PRoT-BM.

Top Line: Does prophylactic cranial irradiation (PCI) improve survival in patients with non-small cell lung cancer (NSCLC)? 

The Study: The problem with PCI for NSCLC is that everyone knows it reduces the risk of developing brain mets but without improving survival and quality of life outcomes. In NVALT-11, PCI reduced the rate of symptomatic brain mets 27 → 7% at 2 years with no improvement in OS or PFS. RTOG 0214 also showed a reduction in brain mets from 28 → 17% with PCI, and an improvement in DFS emerged in long-term followup. The phase 2 PRoT-BM trial randomized 84 patients with “high risk” stage IIIB (12%) or IV (88%) NSCLC to PCI or observation after initial standard therapy. High risk was defined as adenocarcinoma, actionable EGFR or ALK mutation, or an elevated CEA (>20) at diagnosis. The study sought to determine if PCI reduced the incidence of brain mets at 24 months...a question to which we already kinda know the answer. PCI was 25 Gy in 10 fractions and was delivered 4-6 weeks after the end of chemo. Of note here, initial treatment regimens were heterogeneous with use of mostly 1st and 2nd generation TKIs and no regular immunotherapy. PCI indeed decreased the cumulative incidence of brain mets at 24 months from 38 → 7%. So, let’s skip to the provocative finding that PCI prolonged median OS a whopping 45 months (or 3.7 years) from 20 → 65 months. The sheer magnitude of this survival difference means we’ve either stumbled upon one of the most effective treatments in NSCLC history, or we’ve got some statistical ‘splaining to do. For one, 95% of patients in the PCI arm had actionable EGFR or ALK alterations compared to < 75% of the standard arm. Add to that the fact that the trial predated widespread immunotherapy use, and it becomes difficult to determine if the observed survival difference is a statistical false-positive or a result of other therapies and characteristics for which the trial did not stratify.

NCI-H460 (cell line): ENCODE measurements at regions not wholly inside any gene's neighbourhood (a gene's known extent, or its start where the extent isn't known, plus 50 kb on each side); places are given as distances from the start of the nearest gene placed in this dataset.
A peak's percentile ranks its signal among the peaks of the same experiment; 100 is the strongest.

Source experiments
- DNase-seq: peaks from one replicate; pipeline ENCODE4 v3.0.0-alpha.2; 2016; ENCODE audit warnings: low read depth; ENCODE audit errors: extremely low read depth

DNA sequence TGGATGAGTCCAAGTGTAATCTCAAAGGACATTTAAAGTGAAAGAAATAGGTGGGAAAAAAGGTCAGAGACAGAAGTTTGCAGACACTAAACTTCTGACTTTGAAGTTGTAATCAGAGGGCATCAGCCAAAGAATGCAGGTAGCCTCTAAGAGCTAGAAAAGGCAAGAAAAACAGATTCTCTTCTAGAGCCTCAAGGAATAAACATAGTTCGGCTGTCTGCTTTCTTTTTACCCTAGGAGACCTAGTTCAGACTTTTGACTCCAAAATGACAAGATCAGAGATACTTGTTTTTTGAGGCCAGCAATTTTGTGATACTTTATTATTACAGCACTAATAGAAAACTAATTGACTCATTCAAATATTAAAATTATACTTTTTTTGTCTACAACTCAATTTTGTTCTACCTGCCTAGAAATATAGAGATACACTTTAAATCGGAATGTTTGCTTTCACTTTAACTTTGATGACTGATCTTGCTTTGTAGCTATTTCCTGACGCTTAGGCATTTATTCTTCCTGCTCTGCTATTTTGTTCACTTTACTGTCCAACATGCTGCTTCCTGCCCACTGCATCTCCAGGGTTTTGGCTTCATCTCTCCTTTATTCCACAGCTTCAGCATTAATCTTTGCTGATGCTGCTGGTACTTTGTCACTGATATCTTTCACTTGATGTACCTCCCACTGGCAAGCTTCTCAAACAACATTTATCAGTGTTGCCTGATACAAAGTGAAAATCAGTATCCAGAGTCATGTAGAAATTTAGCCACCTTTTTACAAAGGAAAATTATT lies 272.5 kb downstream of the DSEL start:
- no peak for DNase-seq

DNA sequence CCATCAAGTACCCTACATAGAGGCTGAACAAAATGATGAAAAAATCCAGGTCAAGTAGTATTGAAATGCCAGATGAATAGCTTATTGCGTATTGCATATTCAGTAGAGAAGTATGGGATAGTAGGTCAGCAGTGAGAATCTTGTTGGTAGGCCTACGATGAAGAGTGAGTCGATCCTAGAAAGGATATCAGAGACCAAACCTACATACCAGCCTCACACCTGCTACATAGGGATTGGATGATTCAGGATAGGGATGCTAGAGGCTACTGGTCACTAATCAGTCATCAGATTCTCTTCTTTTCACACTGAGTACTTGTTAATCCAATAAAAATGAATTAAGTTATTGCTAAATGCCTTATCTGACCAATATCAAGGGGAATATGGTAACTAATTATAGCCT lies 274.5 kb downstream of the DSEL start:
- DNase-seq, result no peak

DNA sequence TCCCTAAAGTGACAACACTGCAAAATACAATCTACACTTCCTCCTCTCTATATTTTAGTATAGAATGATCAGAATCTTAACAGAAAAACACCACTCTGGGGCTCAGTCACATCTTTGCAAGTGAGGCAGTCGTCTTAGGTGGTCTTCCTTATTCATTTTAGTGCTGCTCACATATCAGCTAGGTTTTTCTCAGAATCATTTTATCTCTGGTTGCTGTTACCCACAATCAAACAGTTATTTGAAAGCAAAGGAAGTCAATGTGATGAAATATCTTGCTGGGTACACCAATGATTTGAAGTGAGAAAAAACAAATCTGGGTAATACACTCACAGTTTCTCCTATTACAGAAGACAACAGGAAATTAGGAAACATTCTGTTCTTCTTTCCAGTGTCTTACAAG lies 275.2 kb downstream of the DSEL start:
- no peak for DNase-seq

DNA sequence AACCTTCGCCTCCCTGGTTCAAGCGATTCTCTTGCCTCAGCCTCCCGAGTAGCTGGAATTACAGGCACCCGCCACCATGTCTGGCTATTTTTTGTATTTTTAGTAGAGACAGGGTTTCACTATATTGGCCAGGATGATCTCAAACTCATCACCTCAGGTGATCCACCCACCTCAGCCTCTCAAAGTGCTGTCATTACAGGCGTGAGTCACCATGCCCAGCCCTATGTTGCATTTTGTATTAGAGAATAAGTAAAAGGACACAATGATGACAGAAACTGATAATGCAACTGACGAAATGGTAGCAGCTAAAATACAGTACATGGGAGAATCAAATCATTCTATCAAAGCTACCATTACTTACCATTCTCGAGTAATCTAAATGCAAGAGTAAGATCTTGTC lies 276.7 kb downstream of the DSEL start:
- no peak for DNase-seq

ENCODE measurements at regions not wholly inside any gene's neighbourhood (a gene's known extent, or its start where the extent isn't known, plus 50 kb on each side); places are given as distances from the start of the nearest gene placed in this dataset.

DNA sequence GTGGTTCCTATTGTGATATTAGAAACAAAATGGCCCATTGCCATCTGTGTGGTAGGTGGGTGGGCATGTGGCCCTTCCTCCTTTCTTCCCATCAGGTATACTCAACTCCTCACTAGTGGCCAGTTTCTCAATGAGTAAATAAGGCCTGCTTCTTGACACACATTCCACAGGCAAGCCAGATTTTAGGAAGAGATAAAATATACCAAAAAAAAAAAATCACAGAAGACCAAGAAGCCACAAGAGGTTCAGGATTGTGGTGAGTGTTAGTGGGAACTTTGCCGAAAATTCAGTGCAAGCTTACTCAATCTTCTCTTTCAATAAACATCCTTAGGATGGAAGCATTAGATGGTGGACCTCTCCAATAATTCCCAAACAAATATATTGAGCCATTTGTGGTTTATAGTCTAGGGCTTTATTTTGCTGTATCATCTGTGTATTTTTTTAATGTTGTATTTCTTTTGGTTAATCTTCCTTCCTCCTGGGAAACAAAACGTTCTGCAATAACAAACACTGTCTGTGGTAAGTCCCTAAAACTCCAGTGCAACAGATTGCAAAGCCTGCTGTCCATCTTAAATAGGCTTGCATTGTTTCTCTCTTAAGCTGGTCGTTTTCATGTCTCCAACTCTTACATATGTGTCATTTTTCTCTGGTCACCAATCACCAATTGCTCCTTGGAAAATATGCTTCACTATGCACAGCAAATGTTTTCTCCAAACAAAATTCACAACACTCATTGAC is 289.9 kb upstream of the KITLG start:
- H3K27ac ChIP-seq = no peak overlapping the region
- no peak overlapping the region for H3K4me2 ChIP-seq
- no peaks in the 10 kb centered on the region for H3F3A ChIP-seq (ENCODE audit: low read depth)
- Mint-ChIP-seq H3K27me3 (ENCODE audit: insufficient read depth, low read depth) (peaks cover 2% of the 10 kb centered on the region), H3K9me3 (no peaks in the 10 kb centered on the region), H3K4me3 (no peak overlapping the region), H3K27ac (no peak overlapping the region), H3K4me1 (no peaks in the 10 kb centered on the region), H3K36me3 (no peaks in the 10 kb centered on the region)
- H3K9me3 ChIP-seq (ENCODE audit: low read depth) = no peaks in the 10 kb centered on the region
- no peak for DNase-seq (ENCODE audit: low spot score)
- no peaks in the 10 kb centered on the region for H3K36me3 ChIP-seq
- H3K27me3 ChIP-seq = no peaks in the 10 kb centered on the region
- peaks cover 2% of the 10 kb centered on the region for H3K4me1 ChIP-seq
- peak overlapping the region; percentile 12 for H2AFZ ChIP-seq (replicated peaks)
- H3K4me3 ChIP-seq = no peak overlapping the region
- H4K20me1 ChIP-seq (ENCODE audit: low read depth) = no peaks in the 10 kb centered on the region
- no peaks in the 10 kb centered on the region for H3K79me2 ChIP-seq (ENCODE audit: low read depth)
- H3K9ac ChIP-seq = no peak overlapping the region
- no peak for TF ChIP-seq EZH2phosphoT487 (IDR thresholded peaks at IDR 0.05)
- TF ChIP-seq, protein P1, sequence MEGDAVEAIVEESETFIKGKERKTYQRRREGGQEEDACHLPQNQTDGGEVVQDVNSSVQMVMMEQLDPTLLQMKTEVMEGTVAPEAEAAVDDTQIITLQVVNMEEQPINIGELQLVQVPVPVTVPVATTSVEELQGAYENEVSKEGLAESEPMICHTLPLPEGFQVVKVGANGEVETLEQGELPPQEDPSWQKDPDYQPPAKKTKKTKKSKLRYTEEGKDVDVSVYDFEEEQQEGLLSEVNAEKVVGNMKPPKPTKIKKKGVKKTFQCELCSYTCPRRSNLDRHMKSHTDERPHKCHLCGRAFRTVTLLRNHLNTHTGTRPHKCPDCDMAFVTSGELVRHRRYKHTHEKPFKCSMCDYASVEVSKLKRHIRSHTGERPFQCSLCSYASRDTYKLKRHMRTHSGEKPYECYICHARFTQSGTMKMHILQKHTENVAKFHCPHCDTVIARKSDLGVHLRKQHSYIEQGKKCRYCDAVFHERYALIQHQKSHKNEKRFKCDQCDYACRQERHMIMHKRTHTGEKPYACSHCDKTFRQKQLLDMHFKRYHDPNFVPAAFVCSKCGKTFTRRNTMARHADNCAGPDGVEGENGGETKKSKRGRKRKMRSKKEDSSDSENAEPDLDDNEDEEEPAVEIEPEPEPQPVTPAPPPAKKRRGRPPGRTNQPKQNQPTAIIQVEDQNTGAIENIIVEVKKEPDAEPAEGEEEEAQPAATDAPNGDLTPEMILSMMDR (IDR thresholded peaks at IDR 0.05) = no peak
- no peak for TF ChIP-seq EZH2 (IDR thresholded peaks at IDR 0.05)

TBL: PRoT-BM confirms that PCI significantly reduces the incidence of brain metastases in patients with NSCLC while suggesting a rather dramatic improvement in overall survival not borne out by larger trials.  | Arrieta, Int J Radiat Oncol Biol Phys 2021

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